No free view? No review!


FAQ about the pledge

What is an "open access" venue?

The open access publishing model aims at making the output of research publicly available on the Internet. To qualify as open access, a venue must make its research articles freely available, without subscription fees, under a permissive license such as Creative Commons, without requiring the payment of extortionate article processing charges. For a more detailed definition of open access, see the Berlin declaration. You can also watch the introductory video from PhD comics.

Why does open access matter?

The current subscription-only publication model is problematic for several reasons:

Care to remind me about what peer review is, and how it works?

Sure. Peer review is the evaluation of academic research papers by other researchers, and nowadays it is the crucial way in which new knowledge is validated by research communities. In the communities that we know, here is the workflow:

Note that the publisher who owns the venue is essentially only involved in the last two steps: the authors of the article are not paid by the venue, and the reviewers who evaluate the article are not paid either by the venue. These researchers are instead paid through their salaries, which in many cases come from public funds: this raises a question of why it would be legitimate for them to spend their time working for the private benefit of for-profit publishers.

What about journals that pay reviewers or editors?

In some scientific communities, some scientists who serve as editors of journals or as sufficiently senior reviewers can be paid by publishers. However, we do not feel that the right model would be for publishers to pay reviewers more. Indeed, these payments will always be less than the profit margins of these journals, and they will not address the problem that the journals restrict access to the published research and own the journal's name and the copyright on articles. What is more, for researchers whose salary is paid by public funds, accepting payment from journals for work performed instead of their main job could be considered a conflict of interest.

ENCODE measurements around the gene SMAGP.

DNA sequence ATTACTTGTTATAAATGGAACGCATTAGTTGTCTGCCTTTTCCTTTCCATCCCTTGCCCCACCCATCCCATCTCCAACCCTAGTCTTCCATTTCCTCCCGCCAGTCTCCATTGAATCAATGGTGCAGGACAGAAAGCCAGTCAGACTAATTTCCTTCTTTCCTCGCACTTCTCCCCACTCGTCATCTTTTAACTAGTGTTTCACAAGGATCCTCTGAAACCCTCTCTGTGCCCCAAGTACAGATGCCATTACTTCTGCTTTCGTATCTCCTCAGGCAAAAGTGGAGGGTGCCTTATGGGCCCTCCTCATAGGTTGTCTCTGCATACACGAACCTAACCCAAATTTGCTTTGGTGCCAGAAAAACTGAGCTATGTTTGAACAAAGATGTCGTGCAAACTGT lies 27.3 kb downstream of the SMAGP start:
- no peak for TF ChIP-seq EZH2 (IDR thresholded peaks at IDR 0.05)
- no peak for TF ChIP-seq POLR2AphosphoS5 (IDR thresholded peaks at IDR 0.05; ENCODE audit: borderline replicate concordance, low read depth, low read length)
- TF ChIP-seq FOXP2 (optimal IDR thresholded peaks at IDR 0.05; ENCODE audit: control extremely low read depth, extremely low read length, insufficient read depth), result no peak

Do you also boycott closed-access venues as authors?

Many of us also avoid submitting articles to closed-access venues. The reasons why this pledge focuses on reviewing are as follows:

If I decline to review for a venue, will it prevent me from publishing there?

For almost all venues that we know about, there is no formal requirement that authors who submit to the venue will also perform reviews for the venue. However, some communities feel an obligation of reciprocity, where by submitting to a venue, you undertake a moral commitment to help run the venue by performing reviews of your own.

This moral commitment is often unclear, and it is debatable. Ultimately, how you feel about this is a personal matter that depends on your community and preferences.

Of course, if you are uncomfortable declining review requests from venues where you have published or intend to continue publishing, you are always free to make exceptions, in particular by providing reviews in compensation for the reviews that you have received.

More generally, as with any kind of political stand, you may find that some of your colleagues disagree with your opinions, and in unhealthy communities they could try to make your life harder. If you are worried about this, please only take the pledge if you are at a stage of your career when you can afford it.